As the expiration of ICANN's agreement with the U.S. Commerce Department approaches, stakeholders are weighing in on the fate of the organization. European Union officials have come out in support of a restructuring of the organization that would transfer oversight from the U.S. government to a group of representatives from 12 countries. Another proposal, released by the Technology Policy Institute, supports ICANN remaining U.S.-based but says oversight should be transferred to private-sector registries.
"Accountability is a perennial issue with ICANN. People complain about it all the time," says Technology Policy Institute president Thomas Lenard. "Except for the pretty loose ties to the U.S. government, ICANN really is only accountable to itself."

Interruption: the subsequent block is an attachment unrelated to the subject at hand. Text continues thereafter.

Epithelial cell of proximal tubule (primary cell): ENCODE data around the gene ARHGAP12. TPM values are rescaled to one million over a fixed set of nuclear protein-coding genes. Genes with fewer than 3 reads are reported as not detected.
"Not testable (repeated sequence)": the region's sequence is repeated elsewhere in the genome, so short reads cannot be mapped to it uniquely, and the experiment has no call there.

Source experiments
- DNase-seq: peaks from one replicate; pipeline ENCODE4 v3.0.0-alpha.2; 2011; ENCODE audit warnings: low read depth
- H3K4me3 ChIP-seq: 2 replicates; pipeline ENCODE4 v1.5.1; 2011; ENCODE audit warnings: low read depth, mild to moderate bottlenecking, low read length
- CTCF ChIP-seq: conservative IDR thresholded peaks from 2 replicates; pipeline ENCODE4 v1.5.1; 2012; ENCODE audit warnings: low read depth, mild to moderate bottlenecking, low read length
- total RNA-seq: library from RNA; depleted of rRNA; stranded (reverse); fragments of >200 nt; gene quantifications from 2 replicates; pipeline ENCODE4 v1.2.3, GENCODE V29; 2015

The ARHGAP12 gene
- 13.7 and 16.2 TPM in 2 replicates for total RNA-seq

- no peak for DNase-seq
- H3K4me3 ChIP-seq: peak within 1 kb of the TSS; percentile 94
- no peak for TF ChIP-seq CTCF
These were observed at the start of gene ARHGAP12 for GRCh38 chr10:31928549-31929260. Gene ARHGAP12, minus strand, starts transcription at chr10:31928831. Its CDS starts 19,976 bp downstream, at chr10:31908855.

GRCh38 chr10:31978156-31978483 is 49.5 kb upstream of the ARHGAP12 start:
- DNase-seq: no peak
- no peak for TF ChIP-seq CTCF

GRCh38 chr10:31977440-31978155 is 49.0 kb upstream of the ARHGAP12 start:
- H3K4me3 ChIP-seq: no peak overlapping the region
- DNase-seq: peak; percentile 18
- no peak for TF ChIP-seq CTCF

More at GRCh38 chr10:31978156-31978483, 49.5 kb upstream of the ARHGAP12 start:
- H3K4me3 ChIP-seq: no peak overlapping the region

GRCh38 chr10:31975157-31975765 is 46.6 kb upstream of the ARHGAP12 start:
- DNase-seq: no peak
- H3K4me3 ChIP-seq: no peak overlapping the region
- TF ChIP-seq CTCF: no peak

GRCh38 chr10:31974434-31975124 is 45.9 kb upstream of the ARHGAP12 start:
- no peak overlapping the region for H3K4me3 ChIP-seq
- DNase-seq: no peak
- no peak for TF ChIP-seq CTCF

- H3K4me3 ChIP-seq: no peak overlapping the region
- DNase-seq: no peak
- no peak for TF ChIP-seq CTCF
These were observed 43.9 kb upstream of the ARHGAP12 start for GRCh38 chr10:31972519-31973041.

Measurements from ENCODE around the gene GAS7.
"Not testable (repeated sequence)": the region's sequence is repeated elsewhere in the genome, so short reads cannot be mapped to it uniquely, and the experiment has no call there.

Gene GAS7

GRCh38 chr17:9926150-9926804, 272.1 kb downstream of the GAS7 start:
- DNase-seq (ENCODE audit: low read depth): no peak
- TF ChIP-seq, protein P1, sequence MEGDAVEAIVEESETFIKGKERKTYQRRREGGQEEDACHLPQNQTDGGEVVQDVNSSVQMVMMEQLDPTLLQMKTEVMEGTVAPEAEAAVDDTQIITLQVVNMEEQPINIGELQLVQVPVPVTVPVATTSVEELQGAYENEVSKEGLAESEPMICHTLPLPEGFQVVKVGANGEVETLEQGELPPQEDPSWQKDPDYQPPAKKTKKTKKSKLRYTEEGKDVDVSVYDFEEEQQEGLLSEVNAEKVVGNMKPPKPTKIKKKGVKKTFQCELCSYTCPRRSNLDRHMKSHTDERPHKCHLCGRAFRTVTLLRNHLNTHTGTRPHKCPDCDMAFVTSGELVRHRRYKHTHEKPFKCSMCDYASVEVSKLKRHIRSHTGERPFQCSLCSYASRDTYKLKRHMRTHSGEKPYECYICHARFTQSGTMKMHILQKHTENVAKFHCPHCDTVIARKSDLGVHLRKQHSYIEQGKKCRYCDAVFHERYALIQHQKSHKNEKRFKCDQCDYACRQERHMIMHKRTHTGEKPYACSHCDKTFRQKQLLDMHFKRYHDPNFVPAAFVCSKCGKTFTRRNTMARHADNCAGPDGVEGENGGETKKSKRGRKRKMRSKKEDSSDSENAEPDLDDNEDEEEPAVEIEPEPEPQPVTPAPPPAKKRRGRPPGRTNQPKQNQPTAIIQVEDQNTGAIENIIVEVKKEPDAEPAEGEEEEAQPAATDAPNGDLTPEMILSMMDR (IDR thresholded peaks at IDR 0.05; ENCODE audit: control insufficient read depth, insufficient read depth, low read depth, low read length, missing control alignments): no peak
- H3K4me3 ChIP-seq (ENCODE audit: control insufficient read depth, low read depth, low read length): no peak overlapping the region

However, critics of the new proposal say it runs the risk of removing other important stakeholders from the process, including Internet service providers and Web site owners. NetChoice executive director Steve DelBianco said the proposal would be similar to the Federal Communications Commission giving broadcast stations the power to decide who gets access to wireless spectrum.
"We're not seeking privatization — we're already private," says ICANN vice president Paul Levins. He says the current model has "worked tolerably well. It's successful."
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